In 2009, however, a global, inter-agency review of community-based child protection mechanisms reported that the evidence base showing the effectiveness of CWCs is quite weak (Wessells 2009). Few evaluations used robust designs that enable one to make causal attributions about the intervention’s effectiveness, and most evaluations focused more on outputs such as the number of trainings conducted for CWCs than on the actual outcomes for children. Also, NGO-facilitated CWCs typically had low to moderate levels of community ownership, as local people tended to view them as NGO projects rather than as processes that communities themselves had constructed to fulfil their obligations to protect children. This finding was problematic for the use of CWCs because the review found that community ownership was the most important determinant of effectiveness and sustainability. In many settings, when the funding for the CWCs dried up, the CWCs typically languished or collapsed. In addition, NGO-facilitated CWCs were found in some cases to compete with and undermine indigenous community mechanisms such as action by chiefs and elders on behalf of vulnerable children. This is unfortunate because the latter mechanisms frequently enjoy high levels of community ownership and are more likely to be sustainable. Further, community-based mechanisms were more likely to be effective and sustainable when they were linked with and supported by formal actors at higher levels (e.g. district level) within the wider child protection system. Together, these results indicated the need to develop a different child protection approach that enables higher levels of community ownership.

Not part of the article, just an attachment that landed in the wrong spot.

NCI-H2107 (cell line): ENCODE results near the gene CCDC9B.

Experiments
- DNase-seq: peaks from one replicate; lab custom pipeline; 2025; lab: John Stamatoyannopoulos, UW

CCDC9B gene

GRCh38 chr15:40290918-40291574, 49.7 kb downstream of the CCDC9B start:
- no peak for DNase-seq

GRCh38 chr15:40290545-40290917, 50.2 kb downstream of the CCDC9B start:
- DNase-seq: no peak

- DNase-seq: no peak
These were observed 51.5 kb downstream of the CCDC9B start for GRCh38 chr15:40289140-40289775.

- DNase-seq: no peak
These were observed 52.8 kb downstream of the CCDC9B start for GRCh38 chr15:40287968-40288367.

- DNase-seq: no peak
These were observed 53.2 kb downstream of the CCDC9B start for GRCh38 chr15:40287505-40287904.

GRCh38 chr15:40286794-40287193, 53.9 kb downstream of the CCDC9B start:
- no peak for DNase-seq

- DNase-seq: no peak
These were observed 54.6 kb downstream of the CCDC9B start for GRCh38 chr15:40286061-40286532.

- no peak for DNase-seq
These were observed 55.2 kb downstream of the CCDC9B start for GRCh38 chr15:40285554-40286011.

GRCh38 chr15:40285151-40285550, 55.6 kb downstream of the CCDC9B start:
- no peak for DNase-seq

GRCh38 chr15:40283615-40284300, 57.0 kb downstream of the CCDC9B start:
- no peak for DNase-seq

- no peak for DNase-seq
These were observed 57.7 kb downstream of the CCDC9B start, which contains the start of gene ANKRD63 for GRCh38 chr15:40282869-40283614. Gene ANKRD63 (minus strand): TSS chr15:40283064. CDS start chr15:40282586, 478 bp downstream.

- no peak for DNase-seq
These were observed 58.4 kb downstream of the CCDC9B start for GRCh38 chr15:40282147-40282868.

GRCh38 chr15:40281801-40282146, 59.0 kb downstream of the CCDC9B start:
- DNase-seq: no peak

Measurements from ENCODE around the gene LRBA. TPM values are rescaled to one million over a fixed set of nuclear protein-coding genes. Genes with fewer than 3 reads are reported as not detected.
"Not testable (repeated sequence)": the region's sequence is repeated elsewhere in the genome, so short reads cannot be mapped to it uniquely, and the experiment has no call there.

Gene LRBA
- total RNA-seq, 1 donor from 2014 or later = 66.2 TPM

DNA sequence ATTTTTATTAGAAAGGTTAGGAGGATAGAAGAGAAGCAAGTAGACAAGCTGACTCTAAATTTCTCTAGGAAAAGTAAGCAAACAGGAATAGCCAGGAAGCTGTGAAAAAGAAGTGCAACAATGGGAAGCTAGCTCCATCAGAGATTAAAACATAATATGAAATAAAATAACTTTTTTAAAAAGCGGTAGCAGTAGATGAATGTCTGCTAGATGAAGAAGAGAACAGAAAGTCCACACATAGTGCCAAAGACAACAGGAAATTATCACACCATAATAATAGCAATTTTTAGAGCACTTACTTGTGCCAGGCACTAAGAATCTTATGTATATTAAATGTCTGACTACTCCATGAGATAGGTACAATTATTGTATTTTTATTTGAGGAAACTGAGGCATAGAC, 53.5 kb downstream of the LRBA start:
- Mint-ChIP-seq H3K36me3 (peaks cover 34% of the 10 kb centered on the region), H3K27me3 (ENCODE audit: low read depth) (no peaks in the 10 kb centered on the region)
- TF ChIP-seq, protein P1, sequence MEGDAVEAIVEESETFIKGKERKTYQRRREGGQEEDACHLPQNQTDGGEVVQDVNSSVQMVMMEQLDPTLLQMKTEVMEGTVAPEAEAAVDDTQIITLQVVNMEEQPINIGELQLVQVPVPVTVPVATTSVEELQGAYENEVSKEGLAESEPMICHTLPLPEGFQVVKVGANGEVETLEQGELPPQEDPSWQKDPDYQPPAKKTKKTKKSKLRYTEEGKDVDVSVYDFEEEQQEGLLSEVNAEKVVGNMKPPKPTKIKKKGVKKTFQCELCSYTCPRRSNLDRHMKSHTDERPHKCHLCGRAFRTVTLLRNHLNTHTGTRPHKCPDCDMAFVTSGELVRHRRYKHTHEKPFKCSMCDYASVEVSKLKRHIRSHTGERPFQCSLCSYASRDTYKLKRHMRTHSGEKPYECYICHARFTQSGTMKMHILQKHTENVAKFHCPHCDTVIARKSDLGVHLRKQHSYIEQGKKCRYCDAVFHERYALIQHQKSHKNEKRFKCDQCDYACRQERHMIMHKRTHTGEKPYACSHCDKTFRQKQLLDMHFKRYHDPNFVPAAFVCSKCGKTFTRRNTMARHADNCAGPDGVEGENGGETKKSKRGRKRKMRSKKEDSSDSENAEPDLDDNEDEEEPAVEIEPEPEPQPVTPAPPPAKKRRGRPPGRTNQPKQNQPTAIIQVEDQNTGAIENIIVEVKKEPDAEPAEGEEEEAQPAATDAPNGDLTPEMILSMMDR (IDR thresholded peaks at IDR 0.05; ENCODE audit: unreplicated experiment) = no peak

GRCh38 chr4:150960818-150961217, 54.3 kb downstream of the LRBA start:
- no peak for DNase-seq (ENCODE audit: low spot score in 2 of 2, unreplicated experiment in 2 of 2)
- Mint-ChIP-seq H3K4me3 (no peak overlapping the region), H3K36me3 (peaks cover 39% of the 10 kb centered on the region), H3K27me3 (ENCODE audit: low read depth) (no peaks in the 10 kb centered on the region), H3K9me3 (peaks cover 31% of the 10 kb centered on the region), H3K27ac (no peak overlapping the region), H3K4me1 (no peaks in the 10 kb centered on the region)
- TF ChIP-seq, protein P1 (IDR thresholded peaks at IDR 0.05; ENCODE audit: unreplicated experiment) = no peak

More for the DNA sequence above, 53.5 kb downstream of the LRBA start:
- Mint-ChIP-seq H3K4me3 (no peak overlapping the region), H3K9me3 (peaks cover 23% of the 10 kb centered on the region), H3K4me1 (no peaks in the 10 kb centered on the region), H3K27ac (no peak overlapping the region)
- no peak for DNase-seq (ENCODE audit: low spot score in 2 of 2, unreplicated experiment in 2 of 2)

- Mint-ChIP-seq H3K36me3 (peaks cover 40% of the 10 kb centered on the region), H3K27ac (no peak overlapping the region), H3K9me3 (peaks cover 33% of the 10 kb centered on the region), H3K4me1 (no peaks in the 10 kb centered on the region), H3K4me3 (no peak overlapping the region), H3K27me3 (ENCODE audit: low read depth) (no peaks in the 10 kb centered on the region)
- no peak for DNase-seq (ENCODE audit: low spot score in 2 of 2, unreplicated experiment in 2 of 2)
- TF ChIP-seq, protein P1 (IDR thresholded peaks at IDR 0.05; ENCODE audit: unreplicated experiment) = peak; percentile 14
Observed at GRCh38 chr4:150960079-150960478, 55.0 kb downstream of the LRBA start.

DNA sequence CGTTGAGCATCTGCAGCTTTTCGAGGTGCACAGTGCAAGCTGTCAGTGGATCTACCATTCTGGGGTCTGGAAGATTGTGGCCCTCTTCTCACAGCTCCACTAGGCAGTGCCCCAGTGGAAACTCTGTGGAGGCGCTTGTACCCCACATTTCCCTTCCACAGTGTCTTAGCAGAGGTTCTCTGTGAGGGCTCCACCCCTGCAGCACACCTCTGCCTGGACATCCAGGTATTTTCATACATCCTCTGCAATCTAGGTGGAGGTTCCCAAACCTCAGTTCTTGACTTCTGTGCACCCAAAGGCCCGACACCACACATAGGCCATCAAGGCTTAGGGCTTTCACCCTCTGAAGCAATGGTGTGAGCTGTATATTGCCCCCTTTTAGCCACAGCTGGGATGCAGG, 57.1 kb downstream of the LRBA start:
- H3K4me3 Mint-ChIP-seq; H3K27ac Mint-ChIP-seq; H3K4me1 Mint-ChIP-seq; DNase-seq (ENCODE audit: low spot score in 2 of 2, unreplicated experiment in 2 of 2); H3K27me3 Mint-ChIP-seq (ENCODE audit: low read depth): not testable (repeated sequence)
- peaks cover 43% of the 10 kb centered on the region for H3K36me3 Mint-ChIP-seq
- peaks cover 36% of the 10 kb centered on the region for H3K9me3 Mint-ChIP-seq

1.2 Designing the action research
Subsequently, Save the Children and the United Nations Children’s Fund (UNICEF) convened a meeting of inter-agency stakeholders, including government and community stakeholders, in Nairobi to plan appropriate next steps. Through a highly participatory process, the participants decided to develop and test, using mixed methods, an alternate approach to community-based child protection mechanisms that would feature high levels of community ownership and also appropriate links with district-level child protection stakeholders. In contrast to the top-down approach, the non-formal–formal links were to be decided by the community in a grassroots-driven or bottom-up approach.
Broadly, the design included elicitive learning (i.e. not using preconceived questions and categories) about harms to children and community mechanisms for supporting vulnerable children, followed by use of a robust design that permits one to make causal inferences about the effects of the intervention. To achieve high levels of community ownership, the intervention was to be community-driven rather than NGO- or expert-driven. Following an action research approach, communities themselves would select which issue to address, develop an intervention, implement the intervention and help to evaluate it. To help strengthen the evidence base, the design included the use of baseline, mid-point, and endline measures of actual outcomes for children.